William Bauman, Obituary/Death NoticePorter County obituaries and death notices . . . .

William Bauman

Sash and Door Company at Michigan City Burns -- One Life Lost.
"Tabbie" Bauman Burned to Death -- Number of Houses Destroyed.

At eleven o'clock Wednesday forenoon, the people of Chesterton were startled to hear the bog whistle at the Michigan City penitentiary roar in a way that indicated distress. At first it was supposed that another lot of convicts had escaped, but this idea was soon dispelled by great clouds of smoke rising to the sky in that direction. The telephone brought the news that Michigan City was burning. The Michigan City Dispatch tells the story as follows:

An awful explosion occurred in the Michigan City sash and door factory Wednesday morning about 11 o'clock, which resulted in one of the most disastorous fires that has visited this city in a number of years. The first intimation that the employes of the building had that anything was wrong was when the explosion occurred. Herman Lukow and Wm. Bauman, two painters, went to the oilroom, which is situated in the center of the large building, carrying a lighted latern. Bauman was just drawing the oil when the latern exploded, setting fire to the oil just drawn. Louis and John Schwartz, two brothers, heard the explosion and ran to the assistance of the two men. Lukow and Bauman were found lying on the floor, having been overcome by the fumes of the benzine. The Schwartz boys dragged Lukow out, and Louis Schwartz returned to get Bauman, when two barrels of benzine exploded, knocking him over and burning him in a terrible manner. He was dragged out by his brother, who had in the meantime notified the office of the fire, and poor Bauman had to be left to his fate.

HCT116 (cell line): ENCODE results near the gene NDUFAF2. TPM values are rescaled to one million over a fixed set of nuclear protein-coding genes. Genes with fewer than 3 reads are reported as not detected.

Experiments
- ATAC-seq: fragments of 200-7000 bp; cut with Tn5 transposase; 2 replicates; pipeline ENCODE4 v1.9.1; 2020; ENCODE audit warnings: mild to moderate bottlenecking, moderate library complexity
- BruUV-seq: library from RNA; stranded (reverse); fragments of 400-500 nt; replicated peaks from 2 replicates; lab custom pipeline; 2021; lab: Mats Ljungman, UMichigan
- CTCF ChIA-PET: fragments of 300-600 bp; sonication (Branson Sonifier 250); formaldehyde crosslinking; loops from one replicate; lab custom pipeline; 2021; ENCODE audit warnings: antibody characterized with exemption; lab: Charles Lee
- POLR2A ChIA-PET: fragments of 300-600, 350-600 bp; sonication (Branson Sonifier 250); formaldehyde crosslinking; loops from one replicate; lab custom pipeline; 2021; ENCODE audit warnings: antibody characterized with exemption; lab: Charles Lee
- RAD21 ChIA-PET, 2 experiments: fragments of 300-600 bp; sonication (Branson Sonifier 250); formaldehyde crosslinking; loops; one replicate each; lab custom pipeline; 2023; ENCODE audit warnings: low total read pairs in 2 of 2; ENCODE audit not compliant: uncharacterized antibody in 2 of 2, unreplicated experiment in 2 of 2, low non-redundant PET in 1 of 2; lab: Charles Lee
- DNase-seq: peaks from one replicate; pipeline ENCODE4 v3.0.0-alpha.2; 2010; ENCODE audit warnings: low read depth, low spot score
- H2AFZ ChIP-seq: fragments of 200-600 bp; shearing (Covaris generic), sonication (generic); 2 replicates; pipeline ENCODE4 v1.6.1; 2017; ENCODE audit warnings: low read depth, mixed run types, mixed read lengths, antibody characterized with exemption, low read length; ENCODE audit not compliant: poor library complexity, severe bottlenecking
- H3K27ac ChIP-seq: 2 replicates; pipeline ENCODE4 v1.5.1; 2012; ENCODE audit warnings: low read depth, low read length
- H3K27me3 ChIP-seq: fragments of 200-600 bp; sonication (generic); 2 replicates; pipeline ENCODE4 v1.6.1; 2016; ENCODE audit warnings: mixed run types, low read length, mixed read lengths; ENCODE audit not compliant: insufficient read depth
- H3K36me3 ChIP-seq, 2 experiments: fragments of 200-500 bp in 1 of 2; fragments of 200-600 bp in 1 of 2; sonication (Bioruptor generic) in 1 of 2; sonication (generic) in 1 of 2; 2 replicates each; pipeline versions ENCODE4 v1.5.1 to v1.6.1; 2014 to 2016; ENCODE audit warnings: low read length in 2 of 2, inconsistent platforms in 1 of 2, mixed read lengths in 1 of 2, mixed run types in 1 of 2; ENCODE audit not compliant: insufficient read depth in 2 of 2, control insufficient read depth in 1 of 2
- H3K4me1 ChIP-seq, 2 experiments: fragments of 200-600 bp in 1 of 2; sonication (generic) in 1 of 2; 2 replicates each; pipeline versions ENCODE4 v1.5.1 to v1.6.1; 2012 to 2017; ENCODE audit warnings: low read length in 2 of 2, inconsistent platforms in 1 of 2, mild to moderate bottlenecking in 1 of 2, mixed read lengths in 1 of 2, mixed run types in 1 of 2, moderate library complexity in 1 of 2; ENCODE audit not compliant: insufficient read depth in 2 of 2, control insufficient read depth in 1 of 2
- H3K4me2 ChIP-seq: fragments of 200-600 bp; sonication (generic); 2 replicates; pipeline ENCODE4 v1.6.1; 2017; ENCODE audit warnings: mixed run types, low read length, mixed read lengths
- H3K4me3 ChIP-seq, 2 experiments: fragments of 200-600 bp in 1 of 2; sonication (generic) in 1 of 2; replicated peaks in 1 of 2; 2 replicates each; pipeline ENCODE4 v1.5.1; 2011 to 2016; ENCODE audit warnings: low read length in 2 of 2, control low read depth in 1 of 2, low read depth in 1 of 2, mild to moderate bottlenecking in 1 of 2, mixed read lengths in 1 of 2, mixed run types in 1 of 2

Without a moment's notice the whole building was a mass of flames and the terrible fumes of the smoke of burning oil made it impossible for the employes to stop for anything. They rushed out of the building, leaving their tools and clothes behind them. The flames shot upward from the oilroom to the roof and then spread throughout the entire building, which was nearly a block in length. The doors and windows were all open and in less than five minutes the whole interior was a mass of flames. The immense stock of manufactured goods in the building burned like tinder, and although the fire department responded promptly there was no possible hope of saving the building. The steamer and all the companies were called out and over a dozen streams of water were playing on the building, but the strong wind which was blowing fanned the flames furiously and nothing could stay them.